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Help With Hoarding Disorder

Curated and updated for the community by APA

People with hoarding disorder excessively save items that others may view as worthless. They have persistent difficulty getting rid of or parting with possessions, leading to clutter that disrupts their ability to use their living or work spaces.

See definition, symptoms, & treatment

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There have been a number of TV shows and other media coverage about people with hoarding behaviors. Has this changed the way people in general view hoarding disorder or peoples’ willingness to get help?

TV shows have raised awareness of the devastating impact hoarding behaviors can have on the individual and their loved ones. It is important for those affected to understand that TV shows, by their nature, may not capture all the time, effort and hard work that is a necessary part of any mental health treatment program. Hoarding, which became a new diagnostic entry in the DSM in 2013, affects about 2-6 percent of individuals. People with hoarding disorder have difficulty parting with possessions, clutter that interferes with normal functioning and marked distress and impairment. More

Are there early signs that a person may have hoarding disorder? Is it primarily a problem among older adults?

Initial start of hoarding symptoms is thought to happen in childhood or adolescence (typical onset is around age 13) and it is chronic and progressive. Hoarding is more common in older than younger age groups.

Below are some early signs that an adolescent may have hoarding behaviors. These behaviors are typically mild, and progress over years. They may become a severe problem in adults in their 50s. However, not every person with hoarding symptoms has a hoarding disorder.

  • Difficulty letting go of things (throwing away, selling, recycling, giving away)
  • Clutter that makes it difficult to move easily throughout the home
  • Piles of items that keep tipping over (newspapers, magazines, mail)
  • Sleeping with items on the bed
  • Trouble organizing and categorizing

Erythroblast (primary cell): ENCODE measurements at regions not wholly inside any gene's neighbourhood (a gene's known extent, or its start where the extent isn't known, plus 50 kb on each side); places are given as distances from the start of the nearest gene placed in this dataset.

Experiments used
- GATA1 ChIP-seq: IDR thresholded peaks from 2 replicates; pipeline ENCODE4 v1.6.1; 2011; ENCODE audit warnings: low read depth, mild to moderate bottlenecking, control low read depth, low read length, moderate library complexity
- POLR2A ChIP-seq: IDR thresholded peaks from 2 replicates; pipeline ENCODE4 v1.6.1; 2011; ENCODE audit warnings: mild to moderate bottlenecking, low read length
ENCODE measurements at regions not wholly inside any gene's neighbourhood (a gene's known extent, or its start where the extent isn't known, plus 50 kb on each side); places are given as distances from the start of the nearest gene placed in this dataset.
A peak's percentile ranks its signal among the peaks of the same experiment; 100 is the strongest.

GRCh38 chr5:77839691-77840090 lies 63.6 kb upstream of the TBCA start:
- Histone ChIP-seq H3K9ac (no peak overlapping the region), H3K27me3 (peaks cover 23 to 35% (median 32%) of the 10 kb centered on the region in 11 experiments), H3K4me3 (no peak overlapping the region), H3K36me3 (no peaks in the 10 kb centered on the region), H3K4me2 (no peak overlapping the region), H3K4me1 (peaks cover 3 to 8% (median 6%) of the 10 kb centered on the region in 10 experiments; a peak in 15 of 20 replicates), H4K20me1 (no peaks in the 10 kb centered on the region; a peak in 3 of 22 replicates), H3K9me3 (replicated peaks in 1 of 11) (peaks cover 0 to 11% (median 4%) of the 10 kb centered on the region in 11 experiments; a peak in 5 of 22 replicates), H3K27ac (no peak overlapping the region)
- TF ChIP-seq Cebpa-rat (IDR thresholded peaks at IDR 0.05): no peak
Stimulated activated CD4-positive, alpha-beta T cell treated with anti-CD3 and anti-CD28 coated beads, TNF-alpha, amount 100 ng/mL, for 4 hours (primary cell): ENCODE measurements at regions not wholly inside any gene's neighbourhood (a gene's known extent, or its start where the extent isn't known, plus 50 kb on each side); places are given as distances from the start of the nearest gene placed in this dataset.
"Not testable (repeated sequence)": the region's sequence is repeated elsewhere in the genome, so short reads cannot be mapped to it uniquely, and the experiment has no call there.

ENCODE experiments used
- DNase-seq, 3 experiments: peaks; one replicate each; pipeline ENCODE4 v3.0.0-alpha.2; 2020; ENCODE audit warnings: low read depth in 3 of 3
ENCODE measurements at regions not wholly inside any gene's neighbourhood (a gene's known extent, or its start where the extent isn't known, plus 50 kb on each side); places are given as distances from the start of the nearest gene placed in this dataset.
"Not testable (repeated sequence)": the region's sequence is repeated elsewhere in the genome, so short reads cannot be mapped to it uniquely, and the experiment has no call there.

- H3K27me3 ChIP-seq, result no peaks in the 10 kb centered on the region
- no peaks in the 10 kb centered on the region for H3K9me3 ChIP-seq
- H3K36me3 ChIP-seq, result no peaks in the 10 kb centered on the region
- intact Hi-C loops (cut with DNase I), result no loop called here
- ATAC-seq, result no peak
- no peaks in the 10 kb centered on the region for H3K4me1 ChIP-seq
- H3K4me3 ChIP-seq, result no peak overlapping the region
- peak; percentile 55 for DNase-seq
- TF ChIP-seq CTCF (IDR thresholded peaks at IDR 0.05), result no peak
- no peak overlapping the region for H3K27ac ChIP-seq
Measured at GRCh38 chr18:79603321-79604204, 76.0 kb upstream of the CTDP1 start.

• Trouble making decisions
  • Spending time moving things from pile to pile without letting go of items
  • Problems with attention
  • Excessive shopping or collecting free things
  • Not realizing the seriousness of the problem
More

About the Experts:

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Carolyn Rodriguez, M.D., Ph.D.
Director, Stanford Hoarding Disorders Research Program
Assistant Professor of Psychiatry and Behavioral Sciences, Stanford University School of Medicine

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Randy O. Frost, Ph.D.
Professor, Smith College
Member, Scientific & Clinical Advisory Board, The International OCD Foundation (IOCDF)

Lainie’s Story

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Lainie was a 47-year-old single woman referred to a community mental health team for treatment of depression and anxiety. She had never taken any psychiatric medication but had undergone CBT for depression 5 years earlier. more

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Editor's Choice

MAY 23, 2017

What are the Negative Consequences of Hoarding in a Community

The National Law Review

Hoarding is a psychological condition where: 1) individuals have difficulty getting rid of possessions that are no longer useful; and 2) efforts to discard these possessions and not acquire new items cause distress. Television shows such as Hoarding: Buried Alive and Hoarders display in alarming detail the negative emotional and physical impact of this condition upon the individual with the hoarding disorder as well as his or her family and neighbors.

MAY 4, 2017

Special Report: Looking into the mind of an animal hoarder

News 13 WLOS

"A lot of people who accumulate pets or items are actually ashamed or embarrassed of what they got around them or they may feel unwilling to have other people around their homes for that reason. What's really driving the behavior is an anxiety or fear response. It's actually the fear that is perceived or felt by the person with the idea of discarding," Goldman said.

MAY 3, 2017

Hoarding: Root causes can be deep, finding order a challenge

The Keene Sentinel

Hoarding is more common than obsessive-compulsive disorder. People with hoarding disorder often refer to themselves as pack rats or collectors, not hoarders, because it doesn’t sound as bad. Many don’t want you to see the inside of their homes, and they may suffer from other mental problems, too. Many isolate themselves and they may be ashamed or embarrassed about what they do.

Physician Review By:

Ranna Parekh, M.D., M.P.H.
November 2015